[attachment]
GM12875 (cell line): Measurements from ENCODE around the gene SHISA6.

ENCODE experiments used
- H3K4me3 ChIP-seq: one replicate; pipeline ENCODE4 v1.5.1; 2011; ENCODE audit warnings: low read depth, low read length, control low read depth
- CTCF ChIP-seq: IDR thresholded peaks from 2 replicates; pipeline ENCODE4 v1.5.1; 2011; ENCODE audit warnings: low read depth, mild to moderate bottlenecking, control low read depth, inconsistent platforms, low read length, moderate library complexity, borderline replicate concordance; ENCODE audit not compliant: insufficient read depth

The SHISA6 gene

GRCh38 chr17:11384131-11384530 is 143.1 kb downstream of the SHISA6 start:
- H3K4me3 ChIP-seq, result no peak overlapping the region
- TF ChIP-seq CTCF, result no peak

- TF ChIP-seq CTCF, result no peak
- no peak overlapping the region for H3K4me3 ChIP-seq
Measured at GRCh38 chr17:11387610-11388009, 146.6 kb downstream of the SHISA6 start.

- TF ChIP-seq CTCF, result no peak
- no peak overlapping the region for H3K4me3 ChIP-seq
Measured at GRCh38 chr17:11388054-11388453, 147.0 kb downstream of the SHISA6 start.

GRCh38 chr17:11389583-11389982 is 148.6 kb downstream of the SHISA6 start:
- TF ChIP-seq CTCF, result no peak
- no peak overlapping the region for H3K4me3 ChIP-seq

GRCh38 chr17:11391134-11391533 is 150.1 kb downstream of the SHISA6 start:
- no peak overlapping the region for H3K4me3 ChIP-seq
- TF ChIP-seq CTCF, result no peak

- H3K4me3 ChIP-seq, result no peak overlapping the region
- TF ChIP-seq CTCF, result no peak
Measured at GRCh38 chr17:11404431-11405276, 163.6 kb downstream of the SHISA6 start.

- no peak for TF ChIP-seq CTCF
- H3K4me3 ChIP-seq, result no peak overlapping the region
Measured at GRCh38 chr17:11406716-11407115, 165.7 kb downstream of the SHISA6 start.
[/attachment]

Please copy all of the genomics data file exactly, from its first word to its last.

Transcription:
GM12875 (cell line): Measurements from ENCODE around the gene SHISA6.

ENCODE experiments used
- H3K4me3 ChIP-seq: one replicate; pipeline ENCODE4 v1.5.1; 2011; ENCODE audit warnings: low read depth, low read length, control low read depth
- CTCF ChIP-seq: IDR thresholded peaks from 2 replicates; pipeline ENCODE4 v1.5.1; 2011; ENCODE audit warnings: low read depth, mild to moderate bottlenecking, control low read depth, inconsistent platforms, low read length, moderate library complexity, borderline replicate concordance; ENCODE audit not compliant: insufficient read depth

The SHISA6 gene

GRCh38 chr17:11384131-11384530 is 143.1 kb downstream of the SHISA6 start:
- H3K4me3 ChIP-seq, result no peak overlapping the region
- TF ChIP-seq CTCF, result no peak

- TF ChIP-seq CTCF, result no peak
- no peak overlapping the region for H3K4me3 ChIP-seq
Measured at GRCh38 chr17:11387610-11388009, 146.6 kb downstream of the SHISA6 start.

- TF ChIP-seq CTCF, result no peak
- no peak overlapping the region for H3K4me3 ChIP-seq
Measured at GRCh38 chr17:11388054-11388453, 147.0 kb downstream of the SHISA6 start.

GRCh38 chr17:11389583-11389982 is 148.6 kb downstream of the SHISA6 start:
- TF ChIP-seq CTCF, result no peak
- no peak overlapping the region for H3K4me3 ChIP-seq

GRCh38 chr17:11391134-11391533 is 150.1 kb downstream of the SHISA6 start:
- no peak overlapping the region for H3K4me3 ChIP-seq
- TF ChIP-seq CTCF, result no peak

- H3K4me3 ChIP-seq, result no peak overlapping the region
- TF ChIP-seq CTCF, result no peak
Measured at GRCh38 chr17:11404431-11405276, 163.6 kb downstream of the SHISA6 start.

- no peak for TF ChIP-seq CTCF
- H3K4me3 ChIP-seq, result no peak overlapping the region
Measured at GRCh38 chr17:11406716-11407115, 165.7 kb downstream of the SHISA6 start.